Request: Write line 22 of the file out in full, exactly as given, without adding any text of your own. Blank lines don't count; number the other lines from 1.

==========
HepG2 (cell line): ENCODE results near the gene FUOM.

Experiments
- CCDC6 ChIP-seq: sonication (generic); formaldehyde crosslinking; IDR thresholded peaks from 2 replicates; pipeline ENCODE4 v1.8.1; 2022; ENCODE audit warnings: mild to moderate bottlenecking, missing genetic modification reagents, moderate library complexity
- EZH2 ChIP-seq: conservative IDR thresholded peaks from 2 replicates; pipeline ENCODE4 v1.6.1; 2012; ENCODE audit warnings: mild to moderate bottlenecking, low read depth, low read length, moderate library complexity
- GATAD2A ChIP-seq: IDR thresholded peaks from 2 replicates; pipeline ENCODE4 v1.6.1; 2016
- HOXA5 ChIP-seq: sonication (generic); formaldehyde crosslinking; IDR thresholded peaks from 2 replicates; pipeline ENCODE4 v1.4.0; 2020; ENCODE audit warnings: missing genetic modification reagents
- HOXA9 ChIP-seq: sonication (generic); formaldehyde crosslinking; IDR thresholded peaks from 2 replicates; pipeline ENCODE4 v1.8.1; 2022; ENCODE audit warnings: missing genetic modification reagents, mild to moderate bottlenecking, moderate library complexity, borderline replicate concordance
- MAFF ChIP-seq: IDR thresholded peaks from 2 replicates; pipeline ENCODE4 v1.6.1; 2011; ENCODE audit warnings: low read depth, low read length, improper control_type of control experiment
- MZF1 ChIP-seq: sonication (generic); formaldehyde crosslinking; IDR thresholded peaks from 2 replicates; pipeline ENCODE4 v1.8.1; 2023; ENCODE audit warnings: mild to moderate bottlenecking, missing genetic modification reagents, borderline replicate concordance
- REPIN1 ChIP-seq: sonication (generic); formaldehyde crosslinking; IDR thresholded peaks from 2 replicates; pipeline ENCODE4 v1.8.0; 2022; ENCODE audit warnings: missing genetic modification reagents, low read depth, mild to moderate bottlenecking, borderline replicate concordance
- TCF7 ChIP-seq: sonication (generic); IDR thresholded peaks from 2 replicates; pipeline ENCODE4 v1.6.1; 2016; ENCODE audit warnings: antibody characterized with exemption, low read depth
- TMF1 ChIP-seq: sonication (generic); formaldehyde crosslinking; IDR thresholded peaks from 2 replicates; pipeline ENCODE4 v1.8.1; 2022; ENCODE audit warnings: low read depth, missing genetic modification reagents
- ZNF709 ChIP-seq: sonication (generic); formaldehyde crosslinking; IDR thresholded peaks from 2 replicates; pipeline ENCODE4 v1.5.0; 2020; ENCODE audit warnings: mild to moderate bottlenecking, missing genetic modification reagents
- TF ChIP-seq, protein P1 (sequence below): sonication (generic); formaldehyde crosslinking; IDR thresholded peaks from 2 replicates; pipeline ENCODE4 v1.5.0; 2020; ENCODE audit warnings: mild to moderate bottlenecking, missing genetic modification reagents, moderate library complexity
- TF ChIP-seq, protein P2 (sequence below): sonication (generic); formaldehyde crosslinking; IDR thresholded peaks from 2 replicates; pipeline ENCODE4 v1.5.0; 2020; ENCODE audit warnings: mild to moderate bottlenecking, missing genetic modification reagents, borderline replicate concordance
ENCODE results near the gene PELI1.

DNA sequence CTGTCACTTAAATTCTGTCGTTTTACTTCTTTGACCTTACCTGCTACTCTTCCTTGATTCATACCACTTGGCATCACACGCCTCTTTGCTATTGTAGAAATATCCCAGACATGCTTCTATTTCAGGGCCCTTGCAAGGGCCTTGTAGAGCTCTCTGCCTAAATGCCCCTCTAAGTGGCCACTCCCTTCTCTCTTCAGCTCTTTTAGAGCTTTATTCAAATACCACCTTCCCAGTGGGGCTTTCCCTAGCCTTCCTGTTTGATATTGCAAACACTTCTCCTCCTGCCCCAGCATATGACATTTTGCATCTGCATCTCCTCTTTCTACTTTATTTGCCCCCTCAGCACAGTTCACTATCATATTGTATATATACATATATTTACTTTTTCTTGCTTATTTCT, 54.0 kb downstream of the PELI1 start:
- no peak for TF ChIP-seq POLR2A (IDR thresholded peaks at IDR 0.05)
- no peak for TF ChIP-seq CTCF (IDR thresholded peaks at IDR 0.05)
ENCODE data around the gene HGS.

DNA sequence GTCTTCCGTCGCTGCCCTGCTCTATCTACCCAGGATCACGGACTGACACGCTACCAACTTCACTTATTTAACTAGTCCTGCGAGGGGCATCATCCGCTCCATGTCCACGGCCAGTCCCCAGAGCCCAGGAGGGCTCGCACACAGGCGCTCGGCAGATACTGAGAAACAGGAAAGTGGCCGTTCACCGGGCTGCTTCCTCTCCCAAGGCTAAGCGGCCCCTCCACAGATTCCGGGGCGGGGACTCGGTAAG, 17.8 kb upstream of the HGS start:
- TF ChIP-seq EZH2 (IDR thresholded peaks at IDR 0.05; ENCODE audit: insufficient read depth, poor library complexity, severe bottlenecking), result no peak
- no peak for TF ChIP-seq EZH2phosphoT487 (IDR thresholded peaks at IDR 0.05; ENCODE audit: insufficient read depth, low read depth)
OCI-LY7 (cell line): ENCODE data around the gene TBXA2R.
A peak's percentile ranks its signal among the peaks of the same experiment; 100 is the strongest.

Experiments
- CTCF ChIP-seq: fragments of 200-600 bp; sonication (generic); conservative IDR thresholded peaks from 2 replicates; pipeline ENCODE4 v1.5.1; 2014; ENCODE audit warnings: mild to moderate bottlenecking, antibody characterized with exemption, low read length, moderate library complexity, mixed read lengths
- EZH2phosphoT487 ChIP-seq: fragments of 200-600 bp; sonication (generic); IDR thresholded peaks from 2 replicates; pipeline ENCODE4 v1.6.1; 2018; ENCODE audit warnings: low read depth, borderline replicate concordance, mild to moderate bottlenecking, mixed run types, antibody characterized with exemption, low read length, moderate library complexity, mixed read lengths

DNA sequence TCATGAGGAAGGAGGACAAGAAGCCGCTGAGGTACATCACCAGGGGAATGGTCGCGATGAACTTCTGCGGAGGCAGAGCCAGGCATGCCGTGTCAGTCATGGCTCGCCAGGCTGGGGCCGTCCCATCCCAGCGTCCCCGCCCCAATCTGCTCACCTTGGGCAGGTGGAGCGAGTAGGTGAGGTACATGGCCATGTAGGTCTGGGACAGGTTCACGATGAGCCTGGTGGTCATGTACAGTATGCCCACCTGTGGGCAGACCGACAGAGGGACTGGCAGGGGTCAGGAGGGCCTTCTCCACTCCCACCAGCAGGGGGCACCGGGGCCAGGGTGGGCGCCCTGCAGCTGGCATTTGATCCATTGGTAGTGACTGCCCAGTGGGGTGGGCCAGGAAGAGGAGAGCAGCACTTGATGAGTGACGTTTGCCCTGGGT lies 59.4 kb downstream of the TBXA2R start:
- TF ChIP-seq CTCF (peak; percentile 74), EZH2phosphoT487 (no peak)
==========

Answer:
- TF ChIP-seq EZH2 (IDR thresholded peaks at IDR 0.05; ENCODE audit: insufficient read depth, poor library complexity, severe bottlenecking), result no peak